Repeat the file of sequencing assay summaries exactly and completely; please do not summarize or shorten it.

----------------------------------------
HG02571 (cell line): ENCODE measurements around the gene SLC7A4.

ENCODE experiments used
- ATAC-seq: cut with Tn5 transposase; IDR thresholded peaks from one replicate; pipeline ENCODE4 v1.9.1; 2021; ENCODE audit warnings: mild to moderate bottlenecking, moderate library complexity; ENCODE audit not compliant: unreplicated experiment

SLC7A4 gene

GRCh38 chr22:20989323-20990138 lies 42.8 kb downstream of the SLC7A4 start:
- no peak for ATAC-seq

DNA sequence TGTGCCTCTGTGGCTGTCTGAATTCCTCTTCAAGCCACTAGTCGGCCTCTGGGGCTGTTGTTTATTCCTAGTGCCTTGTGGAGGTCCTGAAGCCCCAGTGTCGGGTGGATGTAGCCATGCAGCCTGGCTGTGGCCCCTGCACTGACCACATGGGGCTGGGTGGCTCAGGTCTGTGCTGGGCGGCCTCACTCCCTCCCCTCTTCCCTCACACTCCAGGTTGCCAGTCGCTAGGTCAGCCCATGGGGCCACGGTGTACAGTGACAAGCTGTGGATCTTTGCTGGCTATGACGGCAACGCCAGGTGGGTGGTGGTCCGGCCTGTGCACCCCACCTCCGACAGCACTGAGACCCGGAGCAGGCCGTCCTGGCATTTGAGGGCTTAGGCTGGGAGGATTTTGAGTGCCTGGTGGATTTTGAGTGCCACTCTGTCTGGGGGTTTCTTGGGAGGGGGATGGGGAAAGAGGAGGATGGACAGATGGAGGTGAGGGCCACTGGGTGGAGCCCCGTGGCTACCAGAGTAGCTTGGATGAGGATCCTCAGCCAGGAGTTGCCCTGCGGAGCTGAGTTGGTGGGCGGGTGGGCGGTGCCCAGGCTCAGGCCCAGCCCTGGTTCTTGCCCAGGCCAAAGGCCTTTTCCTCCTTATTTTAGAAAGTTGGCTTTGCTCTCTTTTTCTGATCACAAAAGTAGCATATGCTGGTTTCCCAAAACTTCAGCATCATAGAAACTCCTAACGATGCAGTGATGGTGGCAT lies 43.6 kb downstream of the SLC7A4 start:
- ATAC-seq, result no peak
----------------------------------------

HG02571 (cell line): ENCODE measurements around the gene SLC7A4.

ENCODE experiments used
- ATAC-seq: cut with Tn5 transposase; IDR thresholded peaks from one replicate; pipeline ENCODE4 v1.9.1; 2021; ENCODE audit warnings: mild to moderate bottlenecking, moderate library complexity; ENCODE audit not compliant: unreplicated experiment

SLC7A4 gene

GRCh38 chr22:20989323-20990138 lies 42.8 kb downstream of the SLC7A4 start:
- no peak for ATAC-seq

DNA sequence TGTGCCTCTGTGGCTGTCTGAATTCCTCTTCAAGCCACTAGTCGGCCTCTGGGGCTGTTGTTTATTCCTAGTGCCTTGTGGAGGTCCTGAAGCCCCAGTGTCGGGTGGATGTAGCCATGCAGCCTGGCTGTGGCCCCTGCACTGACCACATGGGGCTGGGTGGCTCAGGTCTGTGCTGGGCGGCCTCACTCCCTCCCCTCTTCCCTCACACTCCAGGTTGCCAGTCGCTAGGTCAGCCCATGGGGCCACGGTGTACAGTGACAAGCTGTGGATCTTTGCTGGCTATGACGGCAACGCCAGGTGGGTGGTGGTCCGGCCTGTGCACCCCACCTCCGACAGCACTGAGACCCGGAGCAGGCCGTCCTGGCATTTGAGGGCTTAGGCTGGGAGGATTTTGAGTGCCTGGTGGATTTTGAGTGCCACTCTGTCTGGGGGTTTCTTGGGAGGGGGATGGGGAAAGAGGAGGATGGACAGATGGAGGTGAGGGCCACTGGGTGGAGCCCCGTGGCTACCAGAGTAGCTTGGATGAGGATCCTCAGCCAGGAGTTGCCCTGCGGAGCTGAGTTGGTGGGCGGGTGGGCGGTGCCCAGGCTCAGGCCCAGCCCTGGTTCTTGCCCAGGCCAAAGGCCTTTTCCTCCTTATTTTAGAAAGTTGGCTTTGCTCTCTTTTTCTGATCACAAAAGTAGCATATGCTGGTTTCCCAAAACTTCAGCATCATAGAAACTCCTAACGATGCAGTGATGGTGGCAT lies 43.6 kb downstream of the SLC7A4 start:
- ATAC-seq, result no peak